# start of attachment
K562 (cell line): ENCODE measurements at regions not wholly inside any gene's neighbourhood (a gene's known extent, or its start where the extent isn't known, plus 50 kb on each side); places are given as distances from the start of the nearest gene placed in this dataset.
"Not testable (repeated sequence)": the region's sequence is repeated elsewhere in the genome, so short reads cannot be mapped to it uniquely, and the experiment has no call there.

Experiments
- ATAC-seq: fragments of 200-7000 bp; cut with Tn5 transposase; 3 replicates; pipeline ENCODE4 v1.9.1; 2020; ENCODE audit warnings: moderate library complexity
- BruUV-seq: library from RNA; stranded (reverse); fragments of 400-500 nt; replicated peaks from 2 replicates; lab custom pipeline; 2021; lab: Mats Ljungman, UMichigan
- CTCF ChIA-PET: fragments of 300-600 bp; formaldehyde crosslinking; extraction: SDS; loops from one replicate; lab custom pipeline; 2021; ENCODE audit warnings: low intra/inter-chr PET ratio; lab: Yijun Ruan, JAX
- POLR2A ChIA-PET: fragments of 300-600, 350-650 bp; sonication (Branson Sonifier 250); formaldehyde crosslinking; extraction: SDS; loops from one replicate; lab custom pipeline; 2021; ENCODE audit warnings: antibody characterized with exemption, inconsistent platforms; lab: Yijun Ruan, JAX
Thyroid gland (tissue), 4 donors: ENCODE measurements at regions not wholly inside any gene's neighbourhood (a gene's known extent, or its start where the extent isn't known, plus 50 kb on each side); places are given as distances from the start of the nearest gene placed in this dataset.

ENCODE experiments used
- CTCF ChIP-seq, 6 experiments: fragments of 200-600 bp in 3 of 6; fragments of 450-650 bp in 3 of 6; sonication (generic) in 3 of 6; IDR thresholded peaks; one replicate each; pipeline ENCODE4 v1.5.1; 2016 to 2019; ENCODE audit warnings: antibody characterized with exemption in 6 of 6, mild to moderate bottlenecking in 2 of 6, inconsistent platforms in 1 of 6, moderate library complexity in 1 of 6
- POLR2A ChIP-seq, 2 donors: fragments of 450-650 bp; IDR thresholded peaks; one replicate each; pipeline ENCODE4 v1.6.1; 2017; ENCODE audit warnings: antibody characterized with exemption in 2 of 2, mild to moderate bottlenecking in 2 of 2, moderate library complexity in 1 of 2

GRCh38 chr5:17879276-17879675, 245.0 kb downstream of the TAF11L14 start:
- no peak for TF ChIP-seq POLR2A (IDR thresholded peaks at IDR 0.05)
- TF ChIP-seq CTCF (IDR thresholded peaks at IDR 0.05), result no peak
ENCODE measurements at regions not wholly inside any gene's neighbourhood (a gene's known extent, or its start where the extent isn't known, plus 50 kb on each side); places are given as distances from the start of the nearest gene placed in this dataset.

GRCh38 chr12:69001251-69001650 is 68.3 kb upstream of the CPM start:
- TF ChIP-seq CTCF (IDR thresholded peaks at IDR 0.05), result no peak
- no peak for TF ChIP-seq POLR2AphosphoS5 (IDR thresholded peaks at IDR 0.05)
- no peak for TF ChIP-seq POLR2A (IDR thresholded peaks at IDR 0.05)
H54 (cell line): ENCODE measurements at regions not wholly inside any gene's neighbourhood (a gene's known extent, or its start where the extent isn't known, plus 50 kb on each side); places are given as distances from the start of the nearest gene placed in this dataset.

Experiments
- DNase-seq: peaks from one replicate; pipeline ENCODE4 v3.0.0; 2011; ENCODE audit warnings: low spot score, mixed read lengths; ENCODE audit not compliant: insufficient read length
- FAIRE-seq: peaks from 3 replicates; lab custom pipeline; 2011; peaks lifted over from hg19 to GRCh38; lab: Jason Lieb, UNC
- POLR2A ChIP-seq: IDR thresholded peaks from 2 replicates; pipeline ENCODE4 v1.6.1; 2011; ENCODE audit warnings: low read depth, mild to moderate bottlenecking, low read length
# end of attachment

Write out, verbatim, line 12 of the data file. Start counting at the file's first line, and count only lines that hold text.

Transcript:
GRCh38 chr5:17879276-17879675, 245.0 kb downstream of the TAF11L14 start: